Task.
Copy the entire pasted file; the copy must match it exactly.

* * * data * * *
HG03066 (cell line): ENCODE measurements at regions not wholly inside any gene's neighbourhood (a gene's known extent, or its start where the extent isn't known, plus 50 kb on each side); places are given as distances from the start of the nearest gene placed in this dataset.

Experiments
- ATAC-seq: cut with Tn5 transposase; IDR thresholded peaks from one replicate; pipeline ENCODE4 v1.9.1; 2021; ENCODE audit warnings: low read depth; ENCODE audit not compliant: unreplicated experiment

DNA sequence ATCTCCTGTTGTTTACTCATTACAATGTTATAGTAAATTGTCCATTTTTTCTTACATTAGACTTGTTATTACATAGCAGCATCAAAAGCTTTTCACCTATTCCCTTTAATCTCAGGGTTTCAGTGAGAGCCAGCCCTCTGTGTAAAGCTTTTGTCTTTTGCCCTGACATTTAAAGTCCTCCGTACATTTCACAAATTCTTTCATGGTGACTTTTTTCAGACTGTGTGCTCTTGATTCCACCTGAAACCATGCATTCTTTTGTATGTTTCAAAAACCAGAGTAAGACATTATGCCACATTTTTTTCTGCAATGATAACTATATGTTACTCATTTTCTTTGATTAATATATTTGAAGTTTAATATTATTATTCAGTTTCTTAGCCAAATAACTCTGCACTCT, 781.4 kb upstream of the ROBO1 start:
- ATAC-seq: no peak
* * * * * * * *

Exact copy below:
HG03066 (cell line): ENCODE measurements at regions not wholly inside any gene's neighbourhood (a gene's known extent, or its start where the extent isn't known, plus 50 kb on each side); places are given as distances from the start of the nearest gene placed in this dataset.

Experiments
- ATAC-seq: cut with Tn5 transposase; IDR thresholded peaks from one replicate; pipeline ENCODE4 v1.9.1; 2021; ENCODE audit warnings: low read depth; ENCODE audit not compliant: unreplicated experiment

DNA sequence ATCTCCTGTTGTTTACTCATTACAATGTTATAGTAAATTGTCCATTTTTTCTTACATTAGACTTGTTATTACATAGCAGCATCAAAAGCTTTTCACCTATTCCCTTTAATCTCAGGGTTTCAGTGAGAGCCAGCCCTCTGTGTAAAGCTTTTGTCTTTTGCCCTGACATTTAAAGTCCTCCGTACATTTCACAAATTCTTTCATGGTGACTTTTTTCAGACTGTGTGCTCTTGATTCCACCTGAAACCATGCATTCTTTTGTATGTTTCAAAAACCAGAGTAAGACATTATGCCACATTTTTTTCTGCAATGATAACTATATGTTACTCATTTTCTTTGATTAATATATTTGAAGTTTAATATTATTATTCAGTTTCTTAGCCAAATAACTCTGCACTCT, 781.4 kb upstream of the ROBO1 start:
- ATAC-seq: no peak